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  Chimpanzees, bonobos and children successfully coordinate in conflict situations

Sanchez-Amaro, A., Duguid, S., Call, J., & Tomasello, M. (2017). Chimpanzees, bonobos and children successfully coordinate in conflict situations. Proceedings of the Royal Society B: Biological Sciences, 284(1856): 20170259. doi:10.1098/rspb.2017.0259.

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 Creators:
Sanchez-Amaro, Alejandro1, 2, Author              
Duguid, Shona1, Author              
Call, Josep1, Author              
Tomasello, Michael1, Author              
Affiliations:
1Department of Developmental and Comparative Psychology, Max Planck Institute for Evolutionary Anthropology, Max Planck Society, ou_1497671              
2The Leipzig School of Human Origins (IMPRS), Max Planck Institute for Evolutionary Anthropology, Max Planck Society, Deutscher Platz 6, 04103 Leipzig, DE, ou_1497688              

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 Abstract: Social animals need to coordinate with others to reap the benefits of group-living even when individuals' interests are misaligned. We compare how chimpanzees, bonobos and children coordinate their actions with a conspecific in a Snowdrift game, which provides a model for understanding how organisms coordinate and make decisions under conflict. In study 1, we presented pairs of chimpanzees, bonobos and children with an unequal reward distribution. In the critical condition, the preferred reward could only be obtained by waiting for the partner to act, with the risk that if no one acted, both would lose the rewards. Apes and children successfully coordinated to obtain the rewards. Children used a ‘both-partner-pull’ strategy and communicated during the task, while some apes relied on an ‘only-one-partner-pulls' strategy to solve the task, although there were also signs of strategic behaviour as they waited for their partner to pull when that strategy led to the preferred reward. In study 2, we presented pairs of chimpanzees and bonobos with the same set-up as in study 1 with the addition of a non-social option that provided them with a secure reward. In this situation, apes had to actively decide between the unequal distribution and the alternative. In this set-up, apes maximized their rewards by taking their partners' potential actions into account. In conclusion, children and apes showed clear instances of strategic decision-making to maximize their own rewards while maintaining successful coordination.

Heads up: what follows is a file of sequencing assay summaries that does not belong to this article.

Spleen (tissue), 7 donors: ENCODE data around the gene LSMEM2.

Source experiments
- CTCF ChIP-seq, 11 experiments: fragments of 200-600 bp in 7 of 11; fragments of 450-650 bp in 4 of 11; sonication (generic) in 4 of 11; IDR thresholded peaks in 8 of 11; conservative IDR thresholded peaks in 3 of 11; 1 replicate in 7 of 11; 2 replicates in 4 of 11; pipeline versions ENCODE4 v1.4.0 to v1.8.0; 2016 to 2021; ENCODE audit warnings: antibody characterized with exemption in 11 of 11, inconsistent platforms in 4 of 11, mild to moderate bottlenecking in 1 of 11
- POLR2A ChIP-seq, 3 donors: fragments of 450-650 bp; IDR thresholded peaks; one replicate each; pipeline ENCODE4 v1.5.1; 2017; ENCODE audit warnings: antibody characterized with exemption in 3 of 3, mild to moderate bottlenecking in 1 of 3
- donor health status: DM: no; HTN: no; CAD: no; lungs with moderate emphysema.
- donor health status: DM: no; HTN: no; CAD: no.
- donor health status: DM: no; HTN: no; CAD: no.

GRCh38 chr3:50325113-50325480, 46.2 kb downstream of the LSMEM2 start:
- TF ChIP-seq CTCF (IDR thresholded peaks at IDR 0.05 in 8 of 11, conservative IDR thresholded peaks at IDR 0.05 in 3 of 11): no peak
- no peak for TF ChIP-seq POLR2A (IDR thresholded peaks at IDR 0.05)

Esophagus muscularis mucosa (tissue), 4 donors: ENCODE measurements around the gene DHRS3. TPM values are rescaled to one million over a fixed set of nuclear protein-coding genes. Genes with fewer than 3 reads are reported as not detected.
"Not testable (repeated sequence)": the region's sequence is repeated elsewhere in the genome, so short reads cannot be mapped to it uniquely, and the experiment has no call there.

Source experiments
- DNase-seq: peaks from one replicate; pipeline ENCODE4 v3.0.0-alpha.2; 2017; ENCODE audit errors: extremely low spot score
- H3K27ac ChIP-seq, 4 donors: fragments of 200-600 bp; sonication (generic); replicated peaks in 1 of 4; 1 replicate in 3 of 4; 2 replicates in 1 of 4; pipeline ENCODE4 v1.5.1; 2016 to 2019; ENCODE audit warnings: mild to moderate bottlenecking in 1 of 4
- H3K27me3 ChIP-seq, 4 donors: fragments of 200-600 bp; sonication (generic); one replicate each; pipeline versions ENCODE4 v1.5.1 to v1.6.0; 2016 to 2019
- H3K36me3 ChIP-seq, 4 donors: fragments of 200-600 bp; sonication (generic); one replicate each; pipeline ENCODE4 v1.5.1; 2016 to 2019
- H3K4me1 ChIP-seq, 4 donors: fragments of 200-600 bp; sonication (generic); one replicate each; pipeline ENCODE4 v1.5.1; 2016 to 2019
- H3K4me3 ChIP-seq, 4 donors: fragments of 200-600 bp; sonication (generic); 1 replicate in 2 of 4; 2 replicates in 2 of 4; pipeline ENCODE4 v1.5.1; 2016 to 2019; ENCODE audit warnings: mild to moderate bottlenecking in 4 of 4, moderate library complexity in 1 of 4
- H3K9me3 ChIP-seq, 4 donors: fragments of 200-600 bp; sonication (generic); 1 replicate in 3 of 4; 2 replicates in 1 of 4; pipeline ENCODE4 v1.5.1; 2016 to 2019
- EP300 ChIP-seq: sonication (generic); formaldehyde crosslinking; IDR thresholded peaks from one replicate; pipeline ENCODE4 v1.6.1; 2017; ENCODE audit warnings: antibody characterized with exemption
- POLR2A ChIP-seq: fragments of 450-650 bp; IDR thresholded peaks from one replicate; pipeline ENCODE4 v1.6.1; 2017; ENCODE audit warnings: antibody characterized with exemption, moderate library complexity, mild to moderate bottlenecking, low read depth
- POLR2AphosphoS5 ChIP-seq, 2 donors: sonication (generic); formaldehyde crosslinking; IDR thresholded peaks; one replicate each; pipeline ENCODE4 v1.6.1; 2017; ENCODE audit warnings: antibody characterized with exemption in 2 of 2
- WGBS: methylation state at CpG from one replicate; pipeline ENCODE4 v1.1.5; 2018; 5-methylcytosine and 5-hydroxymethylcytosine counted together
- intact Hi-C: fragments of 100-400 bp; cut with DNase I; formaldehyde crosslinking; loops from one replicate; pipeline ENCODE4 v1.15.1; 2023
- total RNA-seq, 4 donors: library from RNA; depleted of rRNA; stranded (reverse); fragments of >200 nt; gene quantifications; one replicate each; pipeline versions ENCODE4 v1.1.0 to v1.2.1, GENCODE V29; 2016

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Language(s): eng - English
 Dates: 2017-06-072017-06-14
 Publication Status: Published in print
 Pages: 9
 Publishing info: -
 Table of Contents: -
 Rev. Type: Peer
 Identifiers: DOI: 10.1098/rspb.2017.0259
 Degree: -

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Title: Proceedings of the Royal Society B: Biological Sciences
  Abbreviation : Proc. R. Soc. B
Source Genre: Journal
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Publ. Info: London : Royal Society
Pages: - Volume / Issue: 284 (1856) Sequence Number: 20170259 Start / End Page: - Identifier: ISSN: 0962-8452
CoNE: https://pure.mpg.de/cone/journals/resource/110975500577295_2